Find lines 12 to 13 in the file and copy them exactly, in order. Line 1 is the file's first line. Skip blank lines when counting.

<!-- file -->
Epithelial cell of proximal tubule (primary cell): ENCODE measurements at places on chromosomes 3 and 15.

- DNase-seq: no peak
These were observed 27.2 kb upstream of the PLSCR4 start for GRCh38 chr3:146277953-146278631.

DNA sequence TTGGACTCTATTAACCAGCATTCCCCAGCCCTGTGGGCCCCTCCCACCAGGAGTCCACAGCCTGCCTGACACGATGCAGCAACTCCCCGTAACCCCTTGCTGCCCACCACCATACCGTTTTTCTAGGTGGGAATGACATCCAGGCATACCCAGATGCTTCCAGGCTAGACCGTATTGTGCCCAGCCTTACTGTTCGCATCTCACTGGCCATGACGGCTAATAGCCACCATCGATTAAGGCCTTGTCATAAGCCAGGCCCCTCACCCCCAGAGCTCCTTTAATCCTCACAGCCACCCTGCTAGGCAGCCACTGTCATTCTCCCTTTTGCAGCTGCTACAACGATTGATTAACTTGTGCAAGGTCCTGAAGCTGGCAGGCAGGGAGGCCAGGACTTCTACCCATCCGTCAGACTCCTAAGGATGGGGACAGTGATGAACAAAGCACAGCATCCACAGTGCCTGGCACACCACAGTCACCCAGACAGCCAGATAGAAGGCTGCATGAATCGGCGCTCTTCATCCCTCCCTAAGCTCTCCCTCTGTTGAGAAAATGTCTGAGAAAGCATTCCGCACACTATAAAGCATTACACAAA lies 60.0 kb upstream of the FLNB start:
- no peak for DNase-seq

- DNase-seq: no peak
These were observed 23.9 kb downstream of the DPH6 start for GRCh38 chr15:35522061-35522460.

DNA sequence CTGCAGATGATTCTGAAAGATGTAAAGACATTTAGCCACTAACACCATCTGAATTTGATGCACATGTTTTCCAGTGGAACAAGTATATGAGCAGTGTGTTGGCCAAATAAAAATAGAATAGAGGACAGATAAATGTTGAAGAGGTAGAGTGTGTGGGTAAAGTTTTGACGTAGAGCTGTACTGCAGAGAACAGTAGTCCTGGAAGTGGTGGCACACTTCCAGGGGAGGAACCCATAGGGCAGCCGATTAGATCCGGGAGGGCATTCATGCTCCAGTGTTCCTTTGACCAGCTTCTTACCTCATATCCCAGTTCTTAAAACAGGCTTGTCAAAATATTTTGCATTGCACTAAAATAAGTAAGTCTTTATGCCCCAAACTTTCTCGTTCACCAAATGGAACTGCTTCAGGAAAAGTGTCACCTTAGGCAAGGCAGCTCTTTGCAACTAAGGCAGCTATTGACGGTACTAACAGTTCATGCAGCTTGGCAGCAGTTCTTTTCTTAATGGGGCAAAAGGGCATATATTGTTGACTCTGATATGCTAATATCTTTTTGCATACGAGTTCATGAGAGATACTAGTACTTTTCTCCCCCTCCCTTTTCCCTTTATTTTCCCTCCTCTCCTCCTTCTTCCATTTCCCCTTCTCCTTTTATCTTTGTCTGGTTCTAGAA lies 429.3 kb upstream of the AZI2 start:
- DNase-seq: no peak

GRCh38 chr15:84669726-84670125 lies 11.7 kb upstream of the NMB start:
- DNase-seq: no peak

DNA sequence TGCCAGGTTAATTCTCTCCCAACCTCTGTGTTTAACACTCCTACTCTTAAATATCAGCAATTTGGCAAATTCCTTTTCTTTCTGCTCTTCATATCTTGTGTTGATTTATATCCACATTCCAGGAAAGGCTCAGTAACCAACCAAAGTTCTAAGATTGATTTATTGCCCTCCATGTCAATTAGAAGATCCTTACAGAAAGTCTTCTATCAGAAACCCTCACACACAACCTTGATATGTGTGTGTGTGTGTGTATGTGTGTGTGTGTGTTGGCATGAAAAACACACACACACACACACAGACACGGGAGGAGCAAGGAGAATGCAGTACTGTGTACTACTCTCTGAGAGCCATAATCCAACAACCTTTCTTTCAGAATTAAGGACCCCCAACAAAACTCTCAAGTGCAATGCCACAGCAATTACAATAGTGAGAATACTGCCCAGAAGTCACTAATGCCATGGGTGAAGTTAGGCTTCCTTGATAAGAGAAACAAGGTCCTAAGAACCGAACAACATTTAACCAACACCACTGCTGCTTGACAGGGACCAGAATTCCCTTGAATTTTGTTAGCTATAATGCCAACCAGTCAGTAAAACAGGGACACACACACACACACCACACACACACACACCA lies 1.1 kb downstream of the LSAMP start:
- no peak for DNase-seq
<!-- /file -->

DNA sequence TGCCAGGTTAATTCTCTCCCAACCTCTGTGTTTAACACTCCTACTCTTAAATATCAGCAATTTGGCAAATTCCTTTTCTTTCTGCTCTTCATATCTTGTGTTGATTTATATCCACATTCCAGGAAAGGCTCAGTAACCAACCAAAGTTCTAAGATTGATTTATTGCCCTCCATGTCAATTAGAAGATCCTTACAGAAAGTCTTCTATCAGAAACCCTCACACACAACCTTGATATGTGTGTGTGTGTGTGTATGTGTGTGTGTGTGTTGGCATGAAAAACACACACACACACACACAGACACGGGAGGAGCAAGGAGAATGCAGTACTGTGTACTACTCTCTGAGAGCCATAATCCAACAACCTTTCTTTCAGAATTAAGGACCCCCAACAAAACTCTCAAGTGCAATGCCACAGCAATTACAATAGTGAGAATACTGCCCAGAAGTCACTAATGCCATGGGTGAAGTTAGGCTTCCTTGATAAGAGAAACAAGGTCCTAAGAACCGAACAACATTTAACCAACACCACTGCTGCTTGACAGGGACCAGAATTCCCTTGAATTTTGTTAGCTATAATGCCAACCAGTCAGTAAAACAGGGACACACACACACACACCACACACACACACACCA lies 1.1 kb downstream of the LSAMP start:
- no peak for DNase-seq